A 2020 vision for CSDR: can this new regulation drive operations into becoming a new revenue driver for financial institutions?

  • Daniel Carpenter & Alex Duggan , at Cognizant

  • 31.01.2020 12:00 pm
  • CSDR

A New Year always brings a revised sense of hope and expectation. But as we enter a new decade, the financial industry seems to be facing some age old problems. Two key questions for both the sell and the buy-side are: “do we truly understand exactly what our client costs are across the business?” and “how do we improve our Return on Equity (ROE)?” 

Hardly a week goes by at the moment without another big name reviewing and retrenching from certain asset classes as they review ROE by asset class and region. Indeed some are deciding to get out of the Cash Equities business altogether to focus their attentions on the debt and currency markets, while others are centralising cross asset processes and technologies globally. Given the punishing low-rates of interest, the continued competitive squeeze on fees and commissions, following reduced rates by automated houses, the general growth in global competition and the increasing cost of multiple regulations (MiFID II, EMIR), not to mention the abundance of new Tax regimes (FTT, 871m), it is understandable why some are deciding to focus on their core strengths in specific markets. After allif you are good at something and can make money from it, then why not focus on that specific area?

One particular regulation with a very prominent profile is the Central Security Depository Regulation, more commonly referred to as CSDR. The Settlement Discipline part of CSDR comes into force at the end of the year, and requires European CSDs to automatically apply financial fines (penalties) to market participants who fail to complete transactions on the Contractual Settlement Date; awarding these penalties to the other side of the transaction. Worked out in basis points, these daily penalties vary by the type of instrument transacted, with different rates applying to equities than to corporate bonds, government bonds etc. Additionally, the legislation requires houses to then manage a new enforced “Buy-In” process.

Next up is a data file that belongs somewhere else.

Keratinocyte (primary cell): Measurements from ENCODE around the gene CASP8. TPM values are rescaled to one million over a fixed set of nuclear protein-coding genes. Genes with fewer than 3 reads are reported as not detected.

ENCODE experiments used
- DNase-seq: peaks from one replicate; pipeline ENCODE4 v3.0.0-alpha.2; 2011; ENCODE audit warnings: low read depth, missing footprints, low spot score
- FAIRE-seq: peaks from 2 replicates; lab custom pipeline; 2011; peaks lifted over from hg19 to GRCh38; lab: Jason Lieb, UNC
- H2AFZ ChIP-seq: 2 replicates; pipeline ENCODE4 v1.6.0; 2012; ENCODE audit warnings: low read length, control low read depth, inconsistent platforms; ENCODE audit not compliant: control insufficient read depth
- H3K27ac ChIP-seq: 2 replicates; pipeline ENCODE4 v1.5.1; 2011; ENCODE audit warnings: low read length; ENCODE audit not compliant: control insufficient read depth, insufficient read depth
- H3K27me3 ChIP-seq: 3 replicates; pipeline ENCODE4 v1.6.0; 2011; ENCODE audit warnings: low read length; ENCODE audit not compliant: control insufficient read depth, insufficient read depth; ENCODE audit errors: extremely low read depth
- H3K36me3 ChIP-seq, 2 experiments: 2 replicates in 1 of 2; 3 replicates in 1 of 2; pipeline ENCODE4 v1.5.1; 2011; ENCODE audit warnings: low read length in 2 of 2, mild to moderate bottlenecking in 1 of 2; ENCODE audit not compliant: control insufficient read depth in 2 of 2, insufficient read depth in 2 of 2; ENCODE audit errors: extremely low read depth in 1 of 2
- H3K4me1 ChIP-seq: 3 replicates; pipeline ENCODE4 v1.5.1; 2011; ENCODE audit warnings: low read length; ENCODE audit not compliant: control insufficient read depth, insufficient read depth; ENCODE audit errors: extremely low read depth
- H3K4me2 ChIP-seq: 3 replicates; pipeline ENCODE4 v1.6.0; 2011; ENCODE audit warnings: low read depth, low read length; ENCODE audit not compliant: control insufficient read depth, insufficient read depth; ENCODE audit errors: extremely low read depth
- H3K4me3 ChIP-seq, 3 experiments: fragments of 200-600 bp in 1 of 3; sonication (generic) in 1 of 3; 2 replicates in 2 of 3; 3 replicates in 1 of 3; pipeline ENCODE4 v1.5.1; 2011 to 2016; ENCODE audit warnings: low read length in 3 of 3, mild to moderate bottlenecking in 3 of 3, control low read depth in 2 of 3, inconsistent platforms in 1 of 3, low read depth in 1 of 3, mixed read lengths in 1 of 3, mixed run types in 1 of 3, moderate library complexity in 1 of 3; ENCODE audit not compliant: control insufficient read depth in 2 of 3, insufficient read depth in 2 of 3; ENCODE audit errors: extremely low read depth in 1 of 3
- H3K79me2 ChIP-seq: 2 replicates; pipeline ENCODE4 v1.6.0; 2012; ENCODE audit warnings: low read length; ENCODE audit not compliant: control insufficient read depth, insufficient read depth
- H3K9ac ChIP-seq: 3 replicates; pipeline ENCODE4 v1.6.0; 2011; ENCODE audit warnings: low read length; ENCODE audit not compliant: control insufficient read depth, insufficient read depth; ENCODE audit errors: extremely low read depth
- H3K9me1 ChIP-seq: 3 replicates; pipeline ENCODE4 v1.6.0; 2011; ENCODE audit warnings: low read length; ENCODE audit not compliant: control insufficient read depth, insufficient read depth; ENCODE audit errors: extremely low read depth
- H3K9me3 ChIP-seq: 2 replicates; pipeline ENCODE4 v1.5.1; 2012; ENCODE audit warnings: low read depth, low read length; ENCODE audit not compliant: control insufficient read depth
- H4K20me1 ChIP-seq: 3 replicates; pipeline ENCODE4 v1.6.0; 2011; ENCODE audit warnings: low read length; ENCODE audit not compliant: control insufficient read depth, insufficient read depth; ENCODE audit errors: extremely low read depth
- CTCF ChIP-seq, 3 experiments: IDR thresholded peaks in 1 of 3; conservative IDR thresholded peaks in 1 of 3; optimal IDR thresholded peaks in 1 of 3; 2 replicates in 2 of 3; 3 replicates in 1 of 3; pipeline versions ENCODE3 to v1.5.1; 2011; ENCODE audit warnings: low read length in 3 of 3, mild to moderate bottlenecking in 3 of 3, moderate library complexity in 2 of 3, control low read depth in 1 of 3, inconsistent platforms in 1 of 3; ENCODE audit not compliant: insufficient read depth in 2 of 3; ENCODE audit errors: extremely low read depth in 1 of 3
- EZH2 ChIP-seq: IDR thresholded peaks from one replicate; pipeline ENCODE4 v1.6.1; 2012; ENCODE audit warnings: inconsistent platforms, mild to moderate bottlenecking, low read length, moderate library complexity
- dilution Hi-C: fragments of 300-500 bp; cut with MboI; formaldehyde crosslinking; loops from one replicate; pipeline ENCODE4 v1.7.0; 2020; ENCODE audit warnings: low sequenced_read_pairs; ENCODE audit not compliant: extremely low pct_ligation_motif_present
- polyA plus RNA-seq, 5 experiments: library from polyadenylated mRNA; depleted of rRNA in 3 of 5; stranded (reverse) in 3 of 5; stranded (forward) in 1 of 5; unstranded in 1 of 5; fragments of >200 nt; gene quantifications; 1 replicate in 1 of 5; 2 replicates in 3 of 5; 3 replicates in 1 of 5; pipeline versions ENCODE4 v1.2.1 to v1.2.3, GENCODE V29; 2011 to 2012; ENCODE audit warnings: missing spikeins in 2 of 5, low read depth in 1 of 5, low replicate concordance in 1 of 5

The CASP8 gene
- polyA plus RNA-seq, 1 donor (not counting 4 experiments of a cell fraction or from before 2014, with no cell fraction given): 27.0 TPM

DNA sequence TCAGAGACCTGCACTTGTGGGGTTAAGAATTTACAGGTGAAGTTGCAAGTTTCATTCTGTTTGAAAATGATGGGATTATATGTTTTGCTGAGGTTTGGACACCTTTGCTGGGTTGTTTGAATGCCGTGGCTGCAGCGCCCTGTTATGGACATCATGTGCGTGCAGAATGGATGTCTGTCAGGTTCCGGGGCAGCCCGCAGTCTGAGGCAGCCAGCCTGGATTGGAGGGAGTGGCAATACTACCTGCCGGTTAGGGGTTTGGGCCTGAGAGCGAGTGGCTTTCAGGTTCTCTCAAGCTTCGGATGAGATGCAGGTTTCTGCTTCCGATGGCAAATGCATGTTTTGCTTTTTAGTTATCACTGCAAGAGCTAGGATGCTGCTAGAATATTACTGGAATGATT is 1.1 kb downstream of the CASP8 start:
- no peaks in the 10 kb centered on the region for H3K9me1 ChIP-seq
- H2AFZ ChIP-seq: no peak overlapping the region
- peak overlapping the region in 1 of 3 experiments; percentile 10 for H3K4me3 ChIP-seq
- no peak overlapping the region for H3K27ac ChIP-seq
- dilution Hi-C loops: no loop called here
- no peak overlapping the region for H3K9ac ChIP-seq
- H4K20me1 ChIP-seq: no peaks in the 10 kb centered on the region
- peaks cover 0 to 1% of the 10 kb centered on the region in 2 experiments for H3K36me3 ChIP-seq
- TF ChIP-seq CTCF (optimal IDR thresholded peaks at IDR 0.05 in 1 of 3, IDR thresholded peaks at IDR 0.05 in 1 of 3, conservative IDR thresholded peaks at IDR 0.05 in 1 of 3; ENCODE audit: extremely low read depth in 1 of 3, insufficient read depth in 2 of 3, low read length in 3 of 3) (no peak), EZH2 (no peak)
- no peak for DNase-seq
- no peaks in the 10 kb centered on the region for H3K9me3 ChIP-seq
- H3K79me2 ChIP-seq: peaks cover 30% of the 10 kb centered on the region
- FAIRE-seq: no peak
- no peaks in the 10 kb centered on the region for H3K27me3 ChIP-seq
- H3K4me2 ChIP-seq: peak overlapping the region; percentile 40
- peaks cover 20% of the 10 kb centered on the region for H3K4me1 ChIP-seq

From investment banks, brokers and fund managers, to custodians, CSDs and clearing houses, numerous market participants are all directly affected by CSDR. While each participant is affected differently, the regulation needs to be seen by all as not only a 2020 need to understand failures reasons and costs, but as a chance for operational departments to help COOs drive operational improvements around penalties and buy-in processes, making the front office and the board take notice.  

One firm’s penalty will be different to another firm’s credit. Between now and the enforcement of CSDR, large sections of the market need to get their houses in order. Multiple CSDs need to work out a standardised way for calculating fines and penalties, custodian banks need to figure out a more efficient way of validating penalties and passing on key information to their clients, all while investment banks and brokers adopt new settlement processes, and fund managers start trying to deliver securities on time. There is, literally, no hiding place for any of these market participants. For those that act now there is an opportunity pre-regulatory go-live to deliver benefits and reduce the financial impact of the regulation. But for those that fail to act, they will quickly find that this particular law costs them much more than they initially thought.

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